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Gusen: Granite and death, memory and oblivion

18 September 2017

The opening ceremony of the exhibition "Gusen: Granite and death, memory and oblivion" took place on 7 September 2017 at the Johannesburg Holocaust and Genocide Centre. The exhibition, consisting of 20 bilaterally printed panels, was organized by the Embassy of the Republic of Poland in Pretoria in cooperation with the Johannesburg Holocaust and Genocide Centre, the Embassy of Austria in Pretoria and the Rosa Luxemburg Stiftung in Johannesburg.

The aim of the exhibition is to restore the collective memory of Gusen - the largest German Nazi concentration camp in Mauthausen – Gusen complex. The entire KL Mauthausen-Gusen complex was classified as a third-class camp (Stufe III), with the toughest conditions and with the least chance of survival. 

(Photo by Lukasz Nowak)

 

Over 35 thousand prisoners of 27 nationalities lost their lives in Gusen, more than half murdered were Poles. Among 42 thousand of the concentration camps created by the Nazis, in which 15-20 million people were killed or imprisoned, KL Mauthausen - Gusen belonged to the heaviest camps of the Third Reich.
After the war, most of the perpetrators evaded responsibility, and the remains of the KL Gusen concentration camp began to deteriorate. At the end of the fifties of the previous century the residential estate, which exists until now, was built on the premises of the former camp. At present, a few preserved buildings and relics of the former concentration camp are in private hands.

Former prisoners of KL Gusen had to fight to preserve the memory of the camp, its victims, the unimaginable suffering and the crimes of German and Austrian Nazis.  If it were not for the involvement of former prisoners, it would not be possible to save the crematorium, around which - thanks to the funds collected by former prisoners and their families - the first commemoration centre was opened in the 1960s.  It was only in 1997 that the responsibility for maintaining the KL Gusen Memorial was taken over by the Ministry of Home Affairs of the Republic of Austria. Thanks to the efforts of the international community, especially the former prisoners from Poland, a modest visitor centre was opened in Gusen in 2004.

Only recently, there has been a real chance to save Gusen, thanks to the consistent involvement of former prisoners, the local community, and the countries from which the victims were deported. An important decision of the Austrian authorities was to enter several remaining relics from the camp in the register of monuments in 2016. The Federal Office "Mauthausen Memorial" was established in Austria in 2017, which aims to promote knowledge of Nazi crimes in the entire Mauthausen-Gusen complex.

Thanks to the involvement of the Polish Ministry of Culture and National Heritage, the Embassy of the Republic of Poland in Vienna, the Austrian municipalities of Langenstein, Mauthausen and St. Georgen, and the local community centered around an initiative called the Bewusstseinsregion (Awareness Region), there are plans to establish an international education and youth centre in Gusen and to preserve the memories of the former concentration camp.  The main aim of the initiative  is to commemorate the victims of KL Mauthausen-Gusen as soon as possible, and to create a centre of education and meetings aimed primarily at younger generations.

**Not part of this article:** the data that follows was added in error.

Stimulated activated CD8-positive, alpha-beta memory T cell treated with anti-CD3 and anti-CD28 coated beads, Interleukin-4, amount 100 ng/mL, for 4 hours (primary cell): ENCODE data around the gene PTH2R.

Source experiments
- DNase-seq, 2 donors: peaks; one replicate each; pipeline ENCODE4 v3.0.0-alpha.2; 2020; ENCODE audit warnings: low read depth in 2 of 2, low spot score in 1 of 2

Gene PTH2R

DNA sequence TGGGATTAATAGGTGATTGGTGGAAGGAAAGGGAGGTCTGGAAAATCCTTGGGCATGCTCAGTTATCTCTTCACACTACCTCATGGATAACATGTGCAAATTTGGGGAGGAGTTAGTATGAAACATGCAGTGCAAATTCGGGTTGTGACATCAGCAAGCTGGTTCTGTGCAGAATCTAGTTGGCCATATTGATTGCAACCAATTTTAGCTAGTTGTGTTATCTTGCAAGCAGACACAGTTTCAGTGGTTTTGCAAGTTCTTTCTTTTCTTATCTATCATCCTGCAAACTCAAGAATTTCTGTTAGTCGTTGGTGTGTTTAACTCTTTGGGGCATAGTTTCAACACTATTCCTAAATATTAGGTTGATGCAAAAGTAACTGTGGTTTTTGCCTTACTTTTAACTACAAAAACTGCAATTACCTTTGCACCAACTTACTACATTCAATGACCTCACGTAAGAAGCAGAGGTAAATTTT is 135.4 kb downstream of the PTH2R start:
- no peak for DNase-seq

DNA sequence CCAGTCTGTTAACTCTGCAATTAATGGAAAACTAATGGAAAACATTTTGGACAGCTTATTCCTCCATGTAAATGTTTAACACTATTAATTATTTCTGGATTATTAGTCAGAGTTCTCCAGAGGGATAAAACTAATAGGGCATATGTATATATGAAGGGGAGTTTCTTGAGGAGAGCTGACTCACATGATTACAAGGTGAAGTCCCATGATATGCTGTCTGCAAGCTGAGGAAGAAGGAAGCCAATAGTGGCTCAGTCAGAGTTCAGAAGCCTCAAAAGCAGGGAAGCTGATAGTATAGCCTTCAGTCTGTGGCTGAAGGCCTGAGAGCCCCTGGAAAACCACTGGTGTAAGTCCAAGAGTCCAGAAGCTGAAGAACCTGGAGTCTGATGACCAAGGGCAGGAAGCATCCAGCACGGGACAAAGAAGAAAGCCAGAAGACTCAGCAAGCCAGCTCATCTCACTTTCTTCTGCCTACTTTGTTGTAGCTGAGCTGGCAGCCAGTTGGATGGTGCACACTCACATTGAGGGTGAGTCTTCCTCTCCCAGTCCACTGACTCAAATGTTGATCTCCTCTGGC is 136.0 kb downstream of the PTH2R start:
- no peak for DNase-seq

On behalf of the Ambassador of the Republic of Poland to RSA Andrzej Kanthak, Head of Politics and Economic Department of the Polish Embassy in Pretoria, Krzysztof Bielaj delivered a speech. He quoted Pope John Paul II in his speech: "We wish to remember. But we wish to remember for a specific purpose, namely to ensure that never again will evil prevail, as it did for the millions of innocent victims of Nazism. " He also emphasized the significance of the exhibition and the need to preserve the memory of the camp and its victims after decades of obliterating traces of the camp.

Veronica Philips, a witness and former prisoner of the German Nazi concentration camp Ravensbrück also gave a speech during the ceremony. In her shocking and touching testimony, she spoke of the unimaginable suffering and crimes of Nazi Germany.

The exhibition will be presented at the Holocaust and Genocide Center in Johannesburg until 7 October 2017 and later transferred to the Holocaust and Genocide Centres in Durban and Cape Town.

Exhibition "Gusen: Granite and death, memory and oblivion" was prepared by the Museum of Polish History in cooperation with the Polish-German Reconciliation Foundation, as part of a wider project initiated by the Minister Magdalena Gawin (Ministry of Culture and National Heritage), to restore memory of KL Gusen Concentration Camp as a place of martyrdom of the Polish community, especially the intelligentsia.


Embassy of Poland in Pretoria, South Africa

 


 
 
 
 
 
 
 
 
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September 2017 Edition

 
 
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